Structure of the ATP binding domain from the Archaeoglobus fulgidus Cu+-ATPase.
ABSTRACT The P-type ATPases translocate cations across membranes using the energy provided by ATP hydrolysis. CopA from Archaeoglobus fulgidus is a hyperthermophilic ATPase responsible for the cellular export of Cu+ and is a member of the heavy metal P1B-type ATPase subfamily, which includes the related Wilson and Menkes diseases proteins. The Cu+-ATPases are distinct from their P-type counter-parts in ion binding sequences, membrane topology, and the presence of cytoplasmic metal binding domains, suggesting that they employ alternate forms of regulation and novel mechanisms of ion transport. To gain insight into Cu+-ATPase function, the structure of the CopA ATP binding domain (ATPBD) was determined to 2.3 A resolution. Similar to other P-type ATPases, the ATPBD includes nucleotide binding (N-domain) and phosphorylation (P-domain) domains. The ATPBD adopts a closed conformation similar to the nucleotide-bound forms of the Ca2+-ATPase. The CopA ATPBD is much smaller and more compact, however, revealing the minimal elements required for ATP binding, hydrolysis, and enzyme phosphorylation. Structural comparisons to the AMP-PMP-bound form of the Escherichia coli K+-transporting Kdp-ATPase and to the Wilson disease protein N-domain indicate that the five conserved N-domain residues found in P1B-type ATPases, but not in the other families, most likely participate in ATP binding. By contrast, the P-domain includes several residues conserved among all P-type ATPases. Finally, the CopA ATPBD structure provides a basis for understanding the likely structural and functional effects of various mutations that lead to Wilson and Menkes diseases.
Article: Reaction cycle of Thermotoga maritima copper ATPase and conformational characterization of catalytically deficient mutants.[show abstract] [hide abstract]
ABSTRACT: Copper transport ATPases sustain important roles in homeostasis of heavy metals and delivery of copper to metalloenzymes. The copper transport ATPase from Thermotoga maritima (CopA) provides a useful system for mechanistic studies, due to its heterologous expression and stability. Its sequence comprises 726 amino acids, including the N-terminal metal binding domain (NMBD), three catalytic domains (A, N, and P), and a copper transport domain formed by eight helices, including the transmembrane metal binding site (TMBS). We performed functional characterization and conformational analysis by proteolytic digestion of WT and mutated (NMBD deletion or mutation) T. maritima CopA, comparing it with Archaeoglobus fulgidus CopA and Ca(2+) ATPase. A specific feature of T. maritima CopA is ATP utilization in the absence of copper, to form a low-turnover phosphoenzyme intermediate, with a conformation similar to that obtained by phosphorylation with P(i) or phosphate analogues. On the other hand, formation of an activated state requires copper binding to both NMBD and TMBS, with consequent conformational changes involving the NMBD and A domain. Proteolytic digestion analysis demonstrates A domain movements similar to those of other P-type ATPases to place the conserved TGES motif in the optimal position for catalytic assistance. We also studied an H479Q mutation (analogous to one of human copper ATPase ATP7B in Wilson disease) that inhibits ATPase activity. We found that, in spite of the H479Q mutation within the nucleotide binding domain, the mutant still binds ATP, yielding a phosphorylation transition state conformation. However, covalent phosphoryl transfer is not completed, and no catalytic turnover is observed.Biochemistry 05/2009; 48(22):4871-80. · 3.42 Impact Factor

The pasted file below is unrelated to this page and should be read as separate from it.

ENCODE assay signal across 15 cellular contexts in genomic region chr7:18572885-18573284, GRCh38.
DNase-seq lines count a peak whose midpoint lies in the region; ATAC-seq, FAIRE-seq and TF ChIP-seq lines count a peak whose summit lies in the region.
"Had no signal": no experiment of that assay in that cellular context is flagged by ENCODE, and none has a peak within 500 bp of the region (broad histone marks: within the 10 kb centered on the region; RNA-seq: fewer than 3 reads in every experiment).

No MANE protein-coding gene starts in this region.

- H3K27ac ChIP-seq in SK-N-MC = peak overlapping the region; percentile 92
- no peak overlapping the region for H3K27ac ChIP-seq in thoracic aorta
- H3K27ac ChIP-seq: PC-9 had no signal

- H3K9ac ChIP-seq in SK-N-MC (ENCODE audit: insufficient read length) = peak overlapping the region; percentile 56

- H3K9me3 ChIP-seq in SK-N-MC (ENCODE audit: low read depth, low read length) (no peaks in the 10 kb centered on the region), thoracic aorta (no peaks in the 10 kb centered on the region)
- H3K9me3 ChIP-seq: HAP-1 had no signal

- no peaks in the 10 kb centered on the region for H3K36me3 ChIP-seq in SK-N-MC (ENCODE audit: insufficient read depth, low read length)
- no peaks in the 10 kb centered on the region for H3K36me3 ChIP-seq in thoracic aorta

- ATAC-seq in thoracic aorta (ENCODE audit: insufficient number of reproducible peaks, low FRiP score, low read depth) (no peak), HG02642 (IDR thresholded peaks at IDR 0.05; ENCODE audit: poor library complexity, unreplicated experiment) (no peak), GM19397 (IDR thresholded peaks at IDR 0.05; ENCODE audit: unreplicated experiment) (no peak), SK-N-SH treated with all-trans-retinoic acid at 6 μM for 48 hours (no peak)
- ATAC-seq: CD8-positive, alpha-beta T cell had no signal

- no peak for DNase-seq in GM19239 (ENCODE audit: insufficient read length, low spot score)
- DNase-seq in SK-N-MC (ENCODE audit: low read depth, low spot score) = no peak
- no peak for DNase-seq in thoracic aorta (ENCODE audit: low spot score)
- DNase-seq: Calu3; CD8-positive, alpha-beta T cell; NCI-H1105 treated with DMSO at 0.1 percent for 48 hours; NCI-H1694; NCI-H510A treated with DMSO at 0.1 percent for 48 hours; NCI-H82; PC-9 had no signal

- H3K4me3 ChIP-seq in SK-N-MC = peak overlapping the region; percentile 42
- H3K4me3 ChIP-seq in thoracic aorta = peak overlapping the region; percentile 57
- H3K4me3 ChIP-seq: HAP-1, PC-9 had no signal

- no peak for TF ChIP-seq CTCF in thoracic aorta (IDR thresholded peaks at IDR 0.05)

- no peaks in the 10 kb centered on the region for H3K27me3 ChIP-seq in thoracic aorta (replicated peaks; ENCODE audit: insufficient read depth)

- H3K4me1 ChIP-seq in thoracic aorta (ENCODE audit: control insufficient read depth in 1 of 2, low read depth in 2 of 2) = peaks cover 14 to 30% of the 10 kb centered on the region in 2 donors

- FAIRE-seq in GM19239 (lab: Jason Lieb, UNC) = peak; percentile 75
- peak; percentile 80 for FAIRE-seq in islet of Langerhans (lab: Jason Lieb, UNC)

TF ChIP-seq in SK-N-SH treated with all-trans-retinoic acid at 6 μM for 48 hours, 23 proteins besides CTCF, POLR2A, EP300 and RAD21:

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ABSTRACT: Copper is an essential but potentially harmful trace element required in many enzymatic processes involving redox chemistry. Cellular copper homeostasis in mammals is predominantly maintained by regulating copper transport through the copper import CTR proteins and the copper exporters ATP7A and ATP7B. Once copper is imported into the cell, several pathways involving a number of copper proteins are responsible for trafficking it specifically where it is required for cellular life, thus avoiding the release of harmful free copper ions. In this study we review recent progress made in understanding the molecular mechanisms of copper transport in cells by analyzing structural features of copper proteins, their mode of interaction, and their thermodynamic and kinetic parameters, thus contributing to systems biology of copper within the cell.Cellular and Molecular Life Sciences CMLS 03/2010; 67(15):2563-89. · 6.57 Impact Factor
Article: Elucidation of the ATP7B N-domain Mg2+-ATP coordination site and its allosteric regulation.[show abstract] [hide abstract]
ABSTRACT: The diagnostic of orphan genetic disease is often a puzzling task as less attention is paid to the elucidation of the pathophysiology of these rare disorders at the molecular level. We present here a multidisciplinary approach using molecular modeling tools and surface plasmonic resonance to study the function of the ATP7B protein, which is impaired in the Wilson disease. Experimentally validated in silico models allow the elucidation in the Nucleotide binding domain (N-domain) of the Mg(2+)-ATP coordination site and answer to the controversial role of the Mg(2+) ion in the nucleotide binding process. The analysis of protein motions revealed a substantial effect on a long flexible loop branched to the N-domain protein core. We demonstrated the capacity of the loop to disrupt the interaction between Mg(2+)-ATP complex and the N-domain and propose a role for this loop in the allosteric regulation of the nucleotide binding process.PLoS ONE 01/2011; 6(10):e26245. · 4.09 Impact Factor